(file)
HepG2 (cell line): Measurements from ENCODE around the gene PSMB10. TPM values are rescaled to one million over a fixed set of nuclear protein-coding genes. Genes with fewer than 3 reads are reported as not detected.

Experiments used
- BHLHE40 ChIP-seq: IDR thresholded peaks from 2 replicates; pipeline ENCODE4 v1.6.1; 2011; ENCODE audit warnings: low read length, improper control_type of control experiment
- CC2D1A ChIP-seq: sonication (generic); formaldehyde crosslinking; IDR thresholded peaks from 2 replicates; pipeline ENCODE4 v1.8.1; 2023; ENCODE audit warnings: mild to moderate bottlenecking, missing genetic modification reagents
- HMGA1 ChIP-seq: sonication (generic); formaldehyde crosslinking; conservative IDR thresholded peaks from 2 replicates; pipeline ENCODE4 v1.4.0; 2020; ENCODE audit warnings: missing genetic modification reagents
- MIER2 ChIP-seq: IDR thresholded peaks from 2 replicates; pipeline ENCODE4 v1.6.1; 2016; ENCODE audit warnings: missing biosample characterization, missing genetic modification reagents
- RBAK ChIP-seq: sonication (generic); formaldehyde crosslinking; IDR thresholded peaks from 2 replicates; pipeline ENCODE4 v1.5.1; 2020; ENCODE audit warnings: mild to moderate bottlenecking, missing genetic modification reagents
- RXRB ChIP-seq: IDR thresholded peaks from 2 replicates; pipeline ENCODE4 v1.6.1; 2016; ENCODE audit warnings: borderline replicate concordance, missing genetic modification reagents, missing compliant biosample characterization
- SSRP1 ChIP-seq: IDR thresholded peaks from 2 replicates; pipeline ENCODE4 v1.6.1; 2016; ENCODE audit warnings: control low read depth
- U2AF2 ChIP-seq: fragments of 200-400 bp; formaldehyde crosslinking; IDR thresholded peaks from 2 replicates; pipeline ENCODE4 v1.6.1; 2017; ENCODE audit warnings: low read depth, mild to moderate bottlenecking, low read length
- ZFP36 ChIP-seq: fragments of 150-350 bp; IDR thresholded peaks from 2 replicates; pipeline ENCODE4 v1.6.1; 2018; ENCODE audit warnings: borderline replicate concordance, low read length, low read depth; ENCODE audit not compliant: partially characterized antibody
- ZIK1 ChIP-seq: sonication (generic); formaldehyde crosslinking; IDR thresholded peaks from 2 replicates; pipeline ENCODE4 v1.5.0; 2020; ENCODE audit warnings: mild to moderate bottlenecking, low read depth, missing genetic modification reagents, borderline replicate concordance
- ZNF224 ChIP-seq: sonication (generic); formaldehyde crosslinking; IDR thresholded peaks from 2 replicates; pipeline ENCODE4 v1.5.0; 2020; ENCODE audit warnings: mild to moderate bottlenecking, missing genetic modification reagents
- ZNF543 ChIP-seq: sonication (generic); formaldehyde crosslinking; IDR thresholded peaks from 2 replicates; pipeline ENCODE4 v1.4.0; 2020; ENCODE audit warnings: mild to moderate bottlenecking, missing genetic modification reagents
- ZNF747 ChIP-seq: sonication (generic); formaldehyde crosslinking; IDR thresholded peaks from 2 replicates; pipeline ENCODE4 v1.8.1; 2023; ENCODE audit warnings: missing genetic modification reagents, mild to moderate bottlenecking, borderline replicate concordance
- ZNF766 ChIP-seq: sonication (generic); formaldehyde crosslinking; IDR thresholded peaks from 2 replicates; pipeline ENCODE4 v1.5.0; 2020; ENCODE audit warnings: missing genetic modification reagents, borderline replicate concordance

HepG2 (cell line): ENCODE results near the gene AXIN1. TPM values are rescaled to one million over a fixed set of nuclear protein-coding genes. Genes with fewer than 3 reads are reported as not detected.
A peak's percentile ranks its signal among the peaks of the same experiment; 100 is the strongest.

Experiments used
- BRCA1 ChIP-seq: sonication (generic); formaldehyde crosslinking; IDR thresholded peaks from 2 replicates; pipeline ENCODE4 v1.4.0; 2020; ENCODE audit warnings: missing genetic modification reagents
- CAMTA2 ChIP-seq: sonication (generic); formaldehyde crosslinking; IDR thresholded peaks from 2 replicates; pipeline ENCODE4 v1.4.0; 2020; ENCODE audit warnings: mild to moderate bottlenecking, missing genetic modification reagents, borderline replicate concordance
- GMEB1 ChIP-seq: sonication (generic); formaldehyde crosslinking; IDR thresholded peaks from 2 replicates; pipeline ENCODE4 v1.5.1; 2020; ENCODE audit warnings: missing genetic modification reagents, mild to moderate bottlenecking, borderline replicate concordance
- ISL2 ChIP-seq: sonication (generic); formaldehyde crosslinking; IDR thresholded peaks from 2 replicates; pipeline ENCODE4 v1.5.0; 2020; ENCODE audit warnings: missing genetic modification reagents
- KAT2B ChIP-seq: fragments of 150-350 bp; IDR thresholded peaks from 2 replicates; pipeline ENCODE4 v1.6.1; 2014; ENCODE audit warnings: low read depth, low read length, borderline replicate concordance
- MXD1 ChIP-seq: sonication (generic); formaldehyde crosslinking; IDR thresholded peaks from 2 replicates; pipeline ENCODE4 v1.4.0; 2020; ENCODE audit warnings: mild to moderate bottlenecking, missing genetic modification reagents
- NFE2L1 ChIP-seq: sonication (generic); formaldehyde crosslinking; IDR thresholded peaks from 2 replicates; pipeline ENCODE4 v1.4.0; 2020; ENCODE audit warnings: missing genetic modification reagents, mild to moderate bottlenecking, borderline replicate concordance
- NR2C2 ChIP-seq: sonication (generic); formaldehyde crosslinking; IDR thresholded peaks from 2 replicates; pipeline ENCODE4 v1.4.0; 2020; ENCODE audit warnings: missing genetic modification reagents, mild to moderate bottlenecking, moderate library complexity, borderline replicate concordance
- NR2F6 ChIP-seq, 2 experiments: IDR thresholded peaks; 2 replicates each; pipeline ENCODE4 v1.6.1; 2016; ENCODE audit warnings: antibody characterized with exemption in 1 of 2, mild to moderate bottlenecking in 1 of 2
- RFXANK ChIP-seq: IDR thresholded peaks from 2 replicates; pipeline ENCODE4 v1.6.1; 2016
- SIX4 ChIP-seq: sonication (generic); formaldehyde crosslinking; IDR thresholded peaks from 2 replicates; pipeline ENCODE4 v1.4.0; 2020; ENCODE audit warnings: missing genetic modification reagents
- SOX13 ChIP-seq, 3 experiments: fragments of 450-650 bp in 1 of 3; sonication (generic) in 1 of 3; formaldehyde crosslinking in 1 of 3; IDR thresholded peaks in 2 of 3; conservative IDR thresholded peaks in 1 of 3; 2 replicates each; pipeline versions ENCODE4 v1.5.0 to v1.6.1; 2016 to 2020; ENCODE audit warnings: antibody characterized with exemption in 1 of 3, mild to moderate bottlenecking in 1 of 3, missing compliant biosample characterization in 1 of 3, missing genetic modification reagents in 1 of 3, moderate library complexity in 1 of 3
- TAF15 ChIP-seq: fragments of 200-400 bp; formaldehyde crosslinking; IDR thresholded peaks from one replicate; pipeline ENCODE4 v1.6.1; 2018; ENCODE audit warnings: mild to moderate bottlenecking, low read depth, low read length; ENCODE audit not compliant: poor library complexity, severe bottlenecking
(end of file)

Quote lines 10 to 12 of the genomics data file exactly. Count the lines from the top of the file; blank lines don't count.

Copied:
- U2AF2 ChIP-seq: fragments of 200-400 bp; formaldehyde crosslinking; IDR thresholded peaks from 2 replicates; pipeline ENCODE4 v1.6.1; 2017; ENCODE audit warnings: low read depth, mild to moderate bottlenecking, low read length
- ZFP36 ChIP-seq: fragments of 150-350 bp; IDR thresholded peaks from 2 replicates; pipeline ENCODE4 v1.6.1; 2018; ENCODE audit warnings: borderline replicate concordance, low read length, low read depth; ENCODE audit not compliant: partially characterized antibody
- ZIK1 ChIP-seq: sonication (generic); formaldehyde crosslinking; IDR thresholded peaks from 2 replicates; pipeline ENCODE4 v1.5.0; 2020; ENCODE audit warnings: mild to moderate bottlenecking, low read depth, missing genetic modification reagents, borderline replicate concordance